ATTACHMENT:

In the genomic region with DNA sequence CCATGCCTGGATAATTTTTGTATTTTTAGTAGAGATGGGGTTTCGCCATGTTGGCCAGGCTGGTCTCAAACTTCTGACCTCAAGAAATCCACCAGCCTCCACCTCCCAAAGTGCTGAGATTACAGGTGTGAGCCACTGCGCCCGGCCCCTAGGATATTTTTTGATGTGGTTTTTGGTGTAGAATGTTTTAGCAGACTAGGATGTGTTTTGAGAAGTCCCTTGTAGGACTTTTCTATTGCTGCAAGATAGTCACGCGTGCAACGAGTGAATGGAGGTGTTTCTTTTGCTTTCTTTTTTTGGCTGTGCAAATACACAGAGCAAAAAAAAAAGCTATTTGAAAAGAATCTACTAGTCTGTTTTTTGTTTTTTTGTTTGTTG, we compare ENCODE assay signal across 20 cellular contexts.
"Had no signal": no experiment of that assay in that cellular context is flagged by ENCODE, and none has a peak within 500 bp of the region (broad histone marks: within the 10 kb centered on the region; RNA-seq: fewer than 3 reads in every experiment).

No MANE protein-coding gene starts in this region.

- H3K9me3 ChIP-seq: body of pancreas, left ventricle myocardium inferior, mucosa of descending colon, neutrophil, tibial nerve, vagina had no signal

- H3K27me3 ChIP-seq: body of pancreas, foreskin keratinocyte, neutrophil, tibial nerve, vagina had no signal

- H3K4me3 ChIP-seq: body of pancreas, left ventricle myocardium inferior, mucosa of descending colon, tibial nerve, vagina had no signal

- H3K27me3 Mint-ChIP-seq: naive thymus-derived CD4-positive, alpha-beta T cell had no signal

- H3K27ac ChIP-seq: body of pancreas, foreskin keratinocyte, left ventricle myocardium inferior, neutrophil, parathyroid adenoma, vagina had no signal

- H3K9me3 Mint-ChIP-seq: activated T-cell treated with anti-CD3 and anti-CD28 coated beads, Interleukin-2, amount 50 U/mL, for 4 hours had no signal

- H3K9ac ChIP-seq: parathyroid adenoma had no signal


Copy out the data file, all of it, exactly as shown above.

In the genomic region with DNA sequence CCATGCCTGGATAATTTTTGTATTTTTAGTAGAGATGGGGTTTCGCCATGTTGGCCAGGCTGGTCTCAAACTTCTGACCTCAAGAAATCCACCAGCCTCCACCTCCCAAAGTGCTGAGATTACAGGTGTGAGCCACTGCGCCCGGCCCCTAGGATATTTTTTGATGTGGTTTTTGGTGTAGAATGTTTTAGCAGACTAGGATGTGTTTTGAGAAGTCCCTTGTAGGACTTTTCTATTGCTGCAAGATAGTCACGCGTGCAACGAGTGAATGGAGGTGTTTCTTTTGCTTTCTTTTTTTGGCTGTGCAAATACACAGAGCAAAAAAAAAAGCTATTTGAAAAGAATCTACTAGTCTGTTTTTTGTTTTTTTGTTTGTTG, we compare ENCODE assay signal across 20 cellular contexts.
"Had no signal": no experiment of that assay in that cellular context is flagged by ENCODE, and none has a peak within 500 bp of the region (broad histone marks: within the 10 kb centered on the region; RNA-seq: fewer than 3 reads in every experiment).

No MANE protein-coding gene starts in this region.

- H3K9me3 ChIP-seq: body of pancreas, left ventricle myocardium inferior, mucosa of descending colon, neutrophil, tibial nerve, vagina had no signal

- H3K27me3 ChIP-seq: body of pancreas, foreskin keratinocyte, neutrophil, tibial nerve, vagina had no signal

- H3K4me3 ChIP-seq: body of pancreas, left ventricle myocardium inferior, mucosa of descending colon, tibial nerve, vagina had no signal

- H3K27me3 Mint-ChIP-seq: naive thymus-derived CD4-positive, alpha-beta T cell had no signal

- H3K27ac ChIP-seq: body of pancreas, foreskin keratinocyte, left ventricle myocardium inferior, neutrophil, parathyroid adenoma, vagina had no signal

- H3K9me3 Mint-ChIP-seq: activated T-cell treated with anti-CD3 and anti-CD28 coated beads, Interleukin-2, amount 50 U/mL, for 4 hours had no signal

- H3K9ac ChIP-seq: parathyroid adenoma had no signal